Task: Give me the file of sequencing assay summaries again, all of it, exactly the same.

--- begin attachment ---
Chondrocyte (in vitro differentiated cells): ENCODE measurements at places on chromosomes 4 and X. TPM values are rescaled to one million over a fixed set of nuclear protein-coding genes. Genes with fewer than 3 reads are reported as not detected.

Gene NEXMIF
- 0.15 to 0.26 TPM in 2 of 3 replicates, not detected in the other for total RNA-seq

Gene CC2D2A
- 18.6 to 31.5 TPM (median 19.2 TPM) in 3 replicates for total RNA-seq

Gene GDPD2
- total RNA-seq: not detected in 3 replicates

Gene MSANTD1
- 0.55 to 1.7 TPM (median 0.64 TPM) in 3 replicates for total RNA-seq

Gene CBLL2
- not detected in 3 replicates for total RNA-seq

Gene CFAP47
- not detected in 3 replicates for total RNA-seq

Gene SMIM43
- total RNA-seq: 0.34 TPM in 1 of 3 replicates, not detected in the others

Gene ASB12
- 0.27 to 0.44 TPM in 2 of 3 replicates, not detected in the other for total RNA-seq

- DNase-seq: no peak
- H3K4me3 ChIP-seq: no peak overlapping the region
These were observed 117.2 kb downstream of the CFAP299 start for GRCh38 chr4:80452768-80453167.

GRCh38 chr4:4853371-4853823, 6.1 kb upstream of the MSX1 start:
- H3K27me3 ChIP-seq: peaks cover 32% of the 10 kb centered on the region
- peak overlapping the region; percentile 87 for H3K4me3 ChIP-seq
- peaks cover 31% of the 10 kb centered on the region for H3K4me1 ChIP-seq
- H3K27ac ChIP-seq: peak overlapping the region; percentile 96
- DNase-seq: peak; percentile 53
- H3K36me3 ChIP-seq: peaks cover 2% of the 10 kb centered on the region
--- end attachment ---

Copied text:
Chondrocyte (in vitro differentiated cells): ENCODE measurements at places on chromosomes 4 and X. TPM values are rescaled to one million over a fixed set of nuclear protein-coding genes. Genes with fewer than 3 reads are reported as not detected.

Gene NEXMIF
- 0.15 to 0.26 TPM in 2 of 3 replicates, not detected in the other for total RNA-seq

Gene CC2D2A
- 18.6 to 31.5 TPM (median 19.2 TPM) in 3 replicates for total RNA-seq

Gene GDPD2
- total RNA-seq: not detected in 3 replicates

Gene MSANTD1
- 0.55 to 1.7 TPM (median 0.64 TPM) in 3 replicates for total RNA-seq

Gene CBLL2
- not detected in 3 replicates for total RNA-seq

Gene CFAP47
- not detected in 3 replicates for total RNA-seq

Gene SMIM43
- total RNA-seq: 0.34 TPM in 1 of 3 replicates, not detected in the others

Gene ASB12
- 0.27 to 0.44 TPM in 2 of 3 replicates, not detected in the other for total RNA-seq

- DNase-seq: no peak
- H3K4me3 ChIP-seq: no peak overlapping the region
These were observed 117.2 kb downstream of the CFAP299 start for GRCh38 chr4:80452768-80453167.

GRCh38 chr4:4853371-4853823, 6.1 kb upstream of the MSX1 start:
- H3K27me3 ChIP-seq: peaks cover 32% of the 10 kb centered on the region
- peak overlapping the region; percentile 87 for H3K4me3 ChIP-seq
- peaks cover 31% of the 10 kb centered on the region for H3K4me1 ChIP-seq
- H3K27ac ChIP-seq: peak overlapping the region; percentile 96
- DNase-seq: peak; percentile 53
- H3K36me3 ChIP-seq: peaks cover 2% of the 10 kb centered on the region